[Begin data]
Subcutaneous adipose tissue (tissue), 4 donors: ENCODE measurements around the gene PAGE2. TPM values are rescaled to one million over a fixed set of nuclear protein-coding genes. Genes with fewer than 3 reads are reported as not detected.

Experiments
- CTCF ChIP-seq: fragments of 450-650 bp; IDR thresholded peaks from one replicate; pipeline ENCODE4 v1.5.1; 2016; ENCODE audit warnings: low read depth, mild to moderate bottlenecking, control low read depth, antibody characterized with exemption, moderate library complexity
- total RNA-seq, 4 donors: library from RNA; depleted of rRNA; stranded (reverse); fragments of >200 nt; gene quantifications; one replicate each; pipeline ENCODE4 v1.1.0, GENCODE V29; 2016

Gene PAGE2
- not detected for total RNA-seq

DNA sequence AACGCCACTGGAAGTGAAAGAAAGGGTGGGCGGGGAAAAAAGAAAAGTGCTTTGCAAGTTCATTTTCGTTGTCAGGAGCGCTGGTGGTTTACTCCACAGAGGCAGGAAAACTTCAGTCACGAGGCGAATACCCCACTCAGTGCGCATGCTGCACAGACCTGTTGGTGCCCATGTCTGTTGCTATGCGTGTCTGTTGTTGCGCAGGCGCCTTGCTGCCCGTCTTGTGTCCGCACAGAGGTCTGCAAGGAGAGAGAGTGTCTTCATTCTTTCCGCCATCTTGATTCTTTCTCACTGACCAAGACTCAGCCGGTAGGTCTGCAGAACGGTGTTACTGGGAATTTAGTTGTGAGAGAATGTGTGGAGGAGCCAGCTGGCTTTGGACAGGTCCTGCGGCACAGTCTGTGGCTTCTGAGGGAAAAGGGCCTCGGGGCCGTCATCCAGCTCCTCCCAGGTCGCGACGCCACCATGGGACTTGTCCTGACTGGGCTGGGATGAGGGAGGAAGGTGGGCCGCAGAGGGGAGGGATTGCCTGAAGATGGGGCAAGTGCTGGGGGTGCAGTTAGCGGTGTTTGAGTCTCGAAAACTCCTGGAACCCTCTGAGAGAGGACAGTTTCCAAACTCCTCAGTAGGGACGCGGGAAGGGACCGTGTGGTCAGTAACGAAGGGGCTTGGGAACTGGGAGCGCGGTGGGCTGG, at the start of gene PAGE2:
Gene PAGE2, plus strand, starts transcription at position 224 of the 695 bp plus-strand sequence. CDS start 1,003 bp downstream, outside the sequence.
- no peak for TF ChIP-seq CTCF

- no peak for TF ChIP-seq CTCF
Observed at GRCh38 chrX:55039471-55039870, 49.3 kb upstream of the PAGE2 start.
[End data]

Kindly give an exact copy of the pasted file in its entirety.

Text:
Subcutaneous adipose tissue (tissue), 4 donors: ENCODE measurements around the gene PAGE2. TPM values are rescaled to one million over a fixed set of nuclear protein-coding genes. Genes with fewer than 3 reads are reported as not detected.

Experiments
- CTCF ChIP-seq: fragments of 450-650 bp; IDR thresholded peaks from one replicate; pipeline ENCODE4 v1.5.1; 2016; ENCODE audit warnings: low read depth, mild to moderate bottlenecking, control low read depth, antibody characterized with exemption, moderate library complexity
- total RNA-seq, 4 donors: library from RNA; depleted of rRNA; stranded (reverse); fragments of >200 nt; gene quantifications; one replicate each; pipeline ENCODE4 v1.1.0, GENCODE V29; 2016

Gene PAGE2
- not detected for total RNA-seq

DNA sequence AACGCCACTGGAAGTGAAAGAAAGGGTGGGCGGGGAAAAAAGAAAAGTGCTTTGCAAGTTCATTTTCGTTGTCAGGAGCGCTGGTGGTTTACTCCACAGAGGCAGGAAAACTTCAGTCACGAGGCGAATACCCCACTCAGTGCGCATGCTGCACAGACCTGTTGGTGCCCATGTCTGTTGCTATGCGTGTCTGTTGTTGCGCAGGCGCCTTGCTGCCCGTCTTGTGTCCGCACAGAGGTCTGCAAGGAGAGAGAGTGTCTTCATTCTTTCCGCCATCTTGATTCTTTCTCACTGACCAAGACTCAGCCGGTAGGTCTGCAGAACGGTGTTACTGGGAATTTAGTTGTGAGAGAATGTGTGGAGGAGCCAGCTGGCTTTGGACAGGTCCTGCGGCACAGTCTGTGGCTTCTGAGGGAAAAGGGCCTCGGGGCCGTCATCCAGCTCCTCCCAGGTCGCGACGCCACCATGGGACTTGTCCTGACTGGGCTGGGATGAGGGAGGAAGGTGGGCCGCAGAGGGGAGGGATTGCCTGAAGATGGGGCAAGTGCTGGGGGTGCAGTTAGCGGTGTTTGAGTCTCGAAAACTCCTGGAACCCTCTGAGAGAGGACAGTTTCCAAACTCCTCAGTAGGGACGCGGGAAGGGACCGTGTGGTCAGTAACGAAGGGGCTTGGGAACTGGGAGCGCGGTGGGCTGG, at the start of gene PAGE2:
Gene PAGE2, plus strand, starts transcription at position 224 of the 695 bp plus-strand sequence. CDS start 1,003 bp downstream, outside the sequence.
- no peak for TF ChIP-seq CTCF

- no peak for TF ChIP-seq CTCF
Observed at GRCh38 chrX:55039471-55039870, 49.3 kb upstream of the PAGE2 start.